Pandemics, Posthumanism and Potentiality: Neasa Hardiman’s Sea Fever

Sara Ahmed[1] argues that institutions often attach failure to the individuals failed by them; the minoritised complainant who speaks out against discrimination is labelled as the cause and source of the problem. In order to maintain post-racial mythology (and elide the decolonising gaze), the complainant is stigmatised, silenced and excluded. Such conditions of social membershipContinue reading “Pandemics, Posthumanism and Potentiality: Neasa Hardiman’s Sea Fever”

New Black Horror: Get Out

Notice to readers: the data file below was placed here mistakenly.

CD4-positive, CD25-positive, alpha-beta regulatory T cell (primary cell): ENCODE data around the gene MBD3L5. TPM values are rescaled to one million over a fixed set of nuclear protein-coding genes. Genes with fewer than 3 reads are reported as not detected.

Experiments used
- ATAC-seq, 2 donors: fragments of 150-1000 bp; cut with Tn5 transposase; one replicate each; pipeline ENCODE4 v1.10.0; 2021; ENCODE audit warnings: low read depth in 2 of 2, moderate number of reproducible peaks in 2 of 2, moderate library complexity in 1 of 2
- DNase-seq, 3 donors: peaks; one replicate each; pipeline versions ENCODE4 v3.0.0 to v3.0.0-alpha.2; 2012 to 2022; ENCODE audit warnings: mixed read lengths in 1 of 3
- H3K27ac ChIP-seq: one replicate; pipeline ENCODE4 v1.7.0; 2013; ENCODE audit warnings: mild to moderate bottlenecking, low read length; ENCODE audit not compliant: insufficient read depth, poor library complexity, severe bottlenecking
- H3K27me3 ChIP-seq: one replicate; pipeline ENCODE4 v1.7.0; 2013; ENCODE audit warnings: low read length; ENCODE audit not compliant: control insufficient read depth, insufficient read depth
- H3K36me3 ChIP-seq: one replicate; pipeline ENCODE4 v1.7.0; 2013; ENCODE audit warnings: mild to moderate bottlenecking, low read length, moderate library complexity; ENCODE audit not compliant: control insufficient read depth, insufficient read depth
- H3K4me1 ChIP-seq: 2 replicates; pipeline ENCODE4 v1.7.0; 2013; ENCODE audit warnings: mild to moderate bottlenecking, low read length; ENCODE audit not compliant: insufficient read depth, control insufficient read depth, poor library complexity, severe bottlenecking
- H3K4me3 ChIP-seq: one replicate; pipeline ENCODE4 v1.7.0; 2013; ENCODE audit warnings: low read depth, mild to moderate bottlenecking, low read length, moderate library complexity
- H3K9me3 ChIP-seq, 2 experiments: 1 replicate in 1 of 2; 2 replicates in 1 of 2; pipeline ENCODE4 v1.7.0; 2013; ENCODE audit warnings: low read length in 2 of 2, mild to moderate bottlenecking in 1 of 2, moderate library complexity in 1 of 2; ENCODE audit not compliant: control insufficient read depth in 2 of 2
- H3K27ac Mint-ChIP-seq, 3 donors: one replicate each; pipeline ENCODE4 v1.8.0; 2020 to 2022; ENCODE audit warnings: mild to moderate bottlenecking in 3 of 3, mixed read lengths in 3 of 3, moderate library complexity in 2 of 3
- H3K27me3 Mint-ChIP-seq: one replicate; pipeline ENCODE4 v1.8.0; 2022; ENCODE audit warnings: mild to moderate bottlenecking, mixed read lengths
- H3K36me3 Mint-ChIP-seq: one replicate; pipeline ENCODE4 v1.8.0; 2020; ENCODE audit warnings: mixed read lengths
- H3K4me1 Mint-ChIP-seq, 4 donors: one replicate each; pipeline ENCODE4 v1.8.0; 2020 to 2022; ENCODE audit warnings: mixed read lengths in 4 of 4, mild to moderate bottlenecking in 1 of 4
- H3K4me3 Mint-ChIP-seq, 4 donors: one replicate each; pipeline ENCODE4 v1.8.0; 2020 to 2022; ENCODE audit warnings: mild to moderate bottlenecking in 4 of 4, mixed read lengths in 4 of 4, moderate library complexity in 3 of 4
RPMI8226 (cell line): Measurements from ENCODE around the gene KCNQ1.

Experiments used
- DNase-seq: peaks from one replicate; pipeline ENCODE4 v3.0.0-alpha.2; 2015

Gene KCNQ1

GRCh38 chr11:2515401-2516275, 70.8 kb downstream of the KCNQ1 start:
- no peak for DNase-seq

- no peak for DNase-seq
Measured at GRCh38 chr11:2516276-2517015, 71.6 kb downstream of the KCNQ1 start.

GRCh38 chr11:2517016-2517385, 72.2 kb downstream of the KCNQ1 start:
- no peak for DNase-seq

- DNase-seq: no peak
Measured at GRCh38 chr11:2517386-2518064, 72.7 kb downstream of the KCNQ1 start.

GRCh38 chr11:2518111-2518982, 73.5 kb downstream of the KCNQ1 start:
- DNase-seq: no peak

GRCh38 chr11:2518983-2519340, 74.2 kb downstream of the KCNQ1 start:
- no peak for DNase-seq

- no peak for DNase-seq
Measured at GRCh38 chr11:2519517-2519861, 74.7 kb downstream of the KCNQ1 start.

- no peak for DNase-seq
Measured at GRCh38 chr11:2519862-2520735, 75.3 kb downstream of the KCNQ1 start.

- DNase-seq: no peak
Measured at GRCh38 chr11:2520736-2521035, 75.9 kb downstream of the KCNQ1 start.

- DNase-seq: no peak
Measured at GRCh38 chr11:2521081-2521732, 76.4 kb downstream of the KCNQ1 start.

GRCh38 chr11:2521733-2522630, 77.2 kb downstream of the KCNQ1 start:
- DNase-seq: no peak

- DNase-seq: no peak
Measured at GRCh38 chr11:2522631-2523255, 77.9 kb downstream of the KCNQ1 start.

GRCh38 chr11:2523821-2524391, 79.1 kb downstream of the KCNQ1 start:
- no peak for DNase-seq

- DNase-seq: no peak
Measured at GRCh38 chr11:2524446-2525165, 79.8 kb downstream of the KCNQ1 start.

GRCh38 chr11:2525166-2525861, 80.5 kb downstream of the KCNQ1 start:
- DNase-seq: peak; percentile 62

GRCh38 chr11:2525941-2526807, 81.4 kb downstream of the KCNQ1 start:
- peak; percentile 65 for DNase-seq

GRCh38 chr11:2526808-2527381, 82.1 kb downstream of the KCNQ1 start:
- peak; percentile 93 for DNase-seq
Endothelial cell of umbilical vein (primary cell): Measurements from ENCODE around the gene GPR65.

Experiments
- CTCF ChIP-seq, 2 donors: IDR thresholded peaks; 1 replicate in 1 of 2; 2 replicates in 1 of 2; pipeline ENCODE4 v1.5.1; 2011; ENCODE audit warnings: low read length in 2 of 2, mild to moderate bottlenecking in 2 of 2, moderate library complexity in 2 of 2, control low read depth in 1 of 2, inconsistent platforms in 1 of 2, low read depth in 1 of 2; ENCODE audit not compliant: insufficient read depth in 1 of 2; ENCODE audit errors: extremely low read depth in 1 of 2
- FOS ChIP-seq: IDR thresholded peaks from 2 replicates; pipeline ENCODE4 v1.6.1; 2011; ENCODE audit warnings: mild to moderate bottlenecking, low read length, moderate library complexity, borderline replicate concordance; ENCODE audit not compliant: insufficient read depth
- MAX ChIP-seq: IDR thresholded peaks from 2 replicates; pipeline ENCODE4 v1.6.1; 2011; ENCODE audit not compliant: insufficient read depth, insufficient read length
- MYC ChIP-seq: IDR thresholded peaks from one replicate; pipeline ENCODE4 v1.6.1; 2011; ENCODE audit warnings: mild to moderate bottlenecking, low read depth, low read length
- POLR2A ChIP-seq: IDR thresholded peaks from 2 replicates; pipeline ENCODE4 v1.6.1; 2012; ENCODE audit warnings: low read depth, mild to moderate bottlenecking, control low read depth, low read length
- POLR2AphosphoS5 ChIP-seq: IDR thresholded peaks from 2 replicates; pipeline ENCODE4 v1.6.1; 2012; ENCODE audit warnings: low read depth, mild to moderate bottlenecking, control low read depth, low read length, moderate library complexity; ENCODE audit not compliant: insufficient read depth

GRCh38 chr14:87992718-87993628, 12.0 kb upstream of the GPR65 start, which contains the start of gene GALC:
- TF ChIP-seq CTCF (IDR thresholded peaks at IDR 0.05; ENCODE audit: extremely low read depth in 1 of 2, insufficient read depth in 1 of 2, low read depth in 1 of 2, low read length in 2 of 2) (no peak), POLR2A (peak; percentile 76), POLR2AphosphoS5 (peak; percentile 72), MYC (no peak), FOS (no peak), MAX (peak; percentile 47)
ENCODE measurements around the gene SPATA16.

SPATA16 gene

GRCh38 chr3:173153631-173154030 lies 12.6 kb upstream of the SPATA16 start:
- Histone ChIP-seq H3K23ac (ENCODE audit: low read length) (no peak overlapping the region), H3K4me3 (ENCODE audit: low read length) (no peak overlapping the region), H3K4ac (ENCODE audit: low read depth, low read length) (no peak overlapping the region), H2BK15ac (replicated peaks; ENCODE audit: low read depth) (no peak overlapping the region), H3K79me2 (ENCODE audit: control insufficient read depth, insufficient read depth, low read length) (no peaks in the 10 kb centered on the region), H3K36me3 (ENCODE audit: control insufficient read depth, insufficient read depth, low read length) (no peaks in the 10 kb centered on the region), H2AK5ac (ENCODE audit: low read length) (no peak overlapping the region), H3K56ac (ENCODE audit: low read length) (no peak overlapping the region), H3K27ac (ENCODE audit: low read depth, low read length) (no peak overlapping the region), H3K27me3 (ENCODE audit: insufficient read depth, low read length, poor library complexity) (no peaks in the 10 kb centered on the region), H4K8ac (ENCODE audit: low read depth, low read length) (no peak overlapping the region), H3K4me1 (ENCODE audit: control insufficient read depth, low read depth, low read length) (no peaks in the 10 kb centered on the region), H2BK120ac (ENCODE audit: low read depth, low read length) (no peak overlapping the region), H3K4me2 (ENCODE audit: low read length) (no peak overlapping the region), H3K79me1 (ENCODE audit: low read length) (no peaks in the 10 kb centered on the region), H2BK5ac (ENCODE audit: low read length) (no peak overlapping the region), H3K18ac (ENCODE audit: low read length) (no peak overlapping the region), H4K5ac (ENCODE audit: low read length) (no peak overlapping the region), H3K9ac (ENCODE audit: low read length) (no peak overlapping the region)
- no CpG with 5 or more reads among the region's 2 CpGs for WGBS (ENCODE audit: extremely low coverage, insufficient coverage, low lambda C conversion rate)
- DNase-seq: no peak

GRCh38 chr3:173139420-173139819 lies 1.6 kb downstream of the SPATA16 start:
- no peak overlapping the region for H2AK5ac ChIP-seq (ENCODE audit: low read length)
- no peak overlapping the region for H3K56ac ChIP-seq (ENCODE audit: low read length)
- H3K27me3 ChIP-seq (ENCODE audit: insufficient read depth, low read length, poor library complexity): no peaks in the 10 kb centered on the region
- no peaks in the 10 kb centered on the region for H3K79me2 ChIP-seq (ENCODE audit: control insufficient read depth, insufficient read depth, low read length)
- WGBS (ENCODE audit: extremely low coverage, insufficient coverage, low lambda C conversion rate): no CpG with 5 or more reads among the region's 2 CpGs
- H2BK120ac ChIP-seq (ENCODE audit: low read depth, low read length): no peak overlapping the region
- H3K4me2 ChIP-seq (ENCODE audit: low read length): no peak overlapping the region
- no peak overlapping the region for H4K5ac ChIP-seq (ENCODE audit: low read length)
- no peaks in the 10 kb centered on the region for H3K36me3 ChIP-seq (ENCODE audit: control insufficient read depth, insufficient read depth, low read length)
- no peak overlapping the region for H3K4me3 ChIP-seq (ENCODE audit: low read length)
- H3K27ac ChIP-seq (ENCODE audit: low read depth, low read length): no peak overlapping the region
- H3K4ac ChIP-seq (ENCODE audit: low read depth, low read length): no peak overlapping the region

Recent shifts towards populist, xenophobic politics have broken the ‘post-race’ illusion and made it painfully clear that we still live in racialised realities. As Michael Omi notes, race is still ‘a fundamental organising principle of individual identity and collective action’ (1996: 179). In particular, the events of 2020 led to a mainstream acknowledgement that raceContinue reading “New Black Horror: Get Out”